KINGSTOWN, St. Vincent – If the Public Service Union (PSU) forces the government to pay before it can afford the salary increase owed since January 2011, Prime Minister Dr. Ralph Gonsalves would take money from other programmes that benefit public servants, their children, or both.
Trade unions representing state employees — except the PSU — agreed with the government late last year to wait until June for a further review of the nation’s economic circumstances to determine whether the salary increase can be paid then.
Union members, at a Jan. 5 meeting, instructed the union to ask the government to consider its Dec. 8 proposal that the government pay in 2012 a negotiated portion of the agreed 3 per cent, and pay the balance due in December, retroactively.
The PSU said at a Jan. 10 press briefing that forgoing the wage increase this year amounts to salary deduction for public servants.
The union’s general secretary, Elroy Boucher, noted the increases in water and solid waste rates and property taxes while there has not been a salary increase for public servants in two years.
‘… cost of living has gone up and you are paying more for food,” Boucher told reporters.
“The government says the economy can’t afford it, but at the same time you are giving permission for these increases. Where are public servants going to find the extra money to pay the water bill, whatever that increase is?” Boucher further said.
The Central Water and Sewerage Authority (CWSA) announced last week that consumers here will in February begin paying at least EC$5 more each month for water and garbage disposal.
Meanwhile, owners of properties with a market value of more than EC$25,000 will see their taxes increase an average of 15 per cent or as much as 25 per cent.
But Gonsalves, who is also Minister of Finance, said at a press briefing on Wednesday that he was satisfied that the vast majority of public servants think that his government’s position on the salary increase is reasonable.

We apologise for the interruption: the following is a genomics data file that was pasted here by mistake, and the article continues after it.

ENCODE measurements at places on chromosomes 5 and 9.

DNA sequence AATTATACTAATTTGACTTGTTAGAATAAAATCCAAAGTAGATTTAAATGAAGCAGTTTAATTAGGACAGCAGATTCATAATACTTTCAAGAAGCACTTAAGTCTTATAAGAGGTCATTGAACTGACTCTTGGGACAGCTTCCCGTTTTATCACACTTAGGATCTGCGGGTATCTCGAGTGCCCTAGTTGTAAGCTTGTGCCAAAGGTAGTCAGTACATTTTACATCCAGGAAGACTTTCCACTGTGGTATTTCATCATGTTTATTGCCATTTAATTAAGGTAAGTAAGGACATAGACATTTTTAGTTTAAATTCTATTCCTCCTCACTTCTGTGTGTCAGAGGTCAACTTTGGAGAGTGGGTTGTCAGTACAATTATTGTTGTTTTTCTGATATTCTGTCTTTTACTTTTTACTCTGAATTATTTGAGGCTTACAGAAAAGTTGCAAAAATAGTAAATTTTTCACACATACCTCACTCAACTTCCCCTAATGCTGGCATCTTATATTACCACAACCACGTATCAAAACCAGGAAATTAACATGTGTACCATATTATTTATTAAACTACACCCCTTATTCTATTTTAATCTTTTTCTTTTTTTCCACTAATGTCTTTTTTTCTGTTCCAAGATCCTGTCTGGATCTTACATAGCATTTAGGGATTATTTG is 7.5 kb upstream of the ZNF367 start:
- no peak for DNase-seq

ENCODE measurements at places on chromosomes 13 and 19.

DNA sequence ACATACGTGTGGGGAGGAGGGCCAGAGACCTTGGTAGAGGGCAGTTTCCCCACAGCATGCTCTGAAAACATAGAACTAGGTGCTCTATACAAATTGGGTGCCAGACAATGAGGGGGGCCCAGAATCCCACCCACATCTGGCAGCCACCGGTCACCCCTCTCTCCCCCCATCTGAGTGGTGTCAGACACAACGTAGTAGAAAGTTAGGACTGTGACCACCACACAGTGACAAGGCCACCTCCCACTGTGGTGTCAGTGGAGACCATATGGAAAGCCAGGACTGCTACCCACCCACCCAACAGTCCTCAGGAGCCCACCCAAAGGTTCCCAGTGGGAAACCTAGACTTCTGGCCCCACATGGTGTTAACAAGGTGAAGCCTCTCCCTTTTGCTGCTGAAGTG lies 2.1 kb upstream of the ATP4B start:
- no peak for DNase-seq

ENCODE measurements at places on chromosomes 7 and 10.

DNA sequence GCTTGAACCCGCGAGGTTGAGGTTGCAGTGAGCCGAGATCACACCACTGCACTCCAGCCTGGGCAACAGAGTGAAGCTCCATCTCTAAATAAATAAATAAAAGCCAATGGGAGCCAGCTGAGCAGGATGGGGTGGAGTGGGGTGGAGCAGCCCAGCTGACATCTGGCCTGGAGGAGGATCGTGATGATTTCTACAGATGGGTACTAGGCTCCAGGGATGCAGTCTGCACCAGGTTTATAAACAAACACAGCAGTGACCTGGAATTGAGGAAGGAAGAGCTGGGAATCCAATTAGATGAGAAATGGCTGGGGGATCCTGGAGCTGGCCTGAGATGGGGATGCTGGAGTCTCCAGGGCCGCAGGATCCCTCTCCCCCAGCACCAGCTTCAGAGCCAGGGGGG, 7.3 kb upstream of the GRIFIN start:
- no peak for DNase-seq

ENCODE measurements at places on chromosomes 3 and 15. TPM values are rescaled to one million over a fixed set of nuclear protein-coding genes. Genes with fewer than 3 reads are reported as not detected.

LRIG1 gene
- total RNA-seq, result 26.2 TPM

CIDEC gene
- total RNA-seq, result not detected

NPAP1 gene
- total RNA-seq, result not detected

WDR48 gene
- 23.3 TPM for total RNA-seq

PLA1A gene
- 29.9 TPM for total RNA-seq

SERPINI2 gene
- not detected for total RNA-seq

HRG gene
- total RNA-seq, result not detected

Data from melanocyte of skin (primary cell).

“The fact that a particular trade union representative says something doesn’t mean that that trade unionist, on this issue, speaks for the majority of the people whom he represents,” Gonsalves said.
“Because the bulk of those members in the Public Service, they also voted for me you know – for the government,” said Gonsalves, whose Unity Labour Party was returned to office for a third term in December 2010.
“So don’t create an impression that because you are president of a public service union you necessarily speak for the entire membership,” he further added.
Gonsalves reiterated that his government has “not acted unreasonably”.
“So, okay, what do you do? Let’s take it to the most extreme militant point — where it would not reach. You close down the government by not turning up to work. … I say okay, that is what you want to do, fine.
“I pay you your increase but the EC$14 million that I have for students to go to university, … since I can’t print the money, I have to take the EC$7 million from there, or at least, I take a portion from there,” Gonsalves.
“In other words, reshuffle the pack,” he added.
“Some of the same public servants have children going to university. Some of them may themselves be going; they can’t have any money to finish their programmes because there is no money,” he further stated, adding, “These are the realities … and I put that in a practical sense.”
Gonsalves said that public servants, teachers, and police, “have done pretty well” in terms of salaries, working condition, opportunities for study, the 100 per cent mortgages and other benefits since his government came to office in March 2001.
“But if you want to hold it and beat Ralph on his head with it, go ahead. If that gives you some pleasure, by all means, do it. … It doesn’t change anything. You still come back to the facts on the ground,” Gonsalves further stated.
He further said that he was informed that 35 persons attended the Jan. 5 meeting of PSU members and some of the attendees said the government was reasonable in the circumstances.
“The fact that St. Vincent and the Grenadines is holding things together and making progress in going forward is a remarkable thing for a small country,” said Gonsalves of the nation that has already confirmed three consecutive years of economic decline and possibly a fourth last year.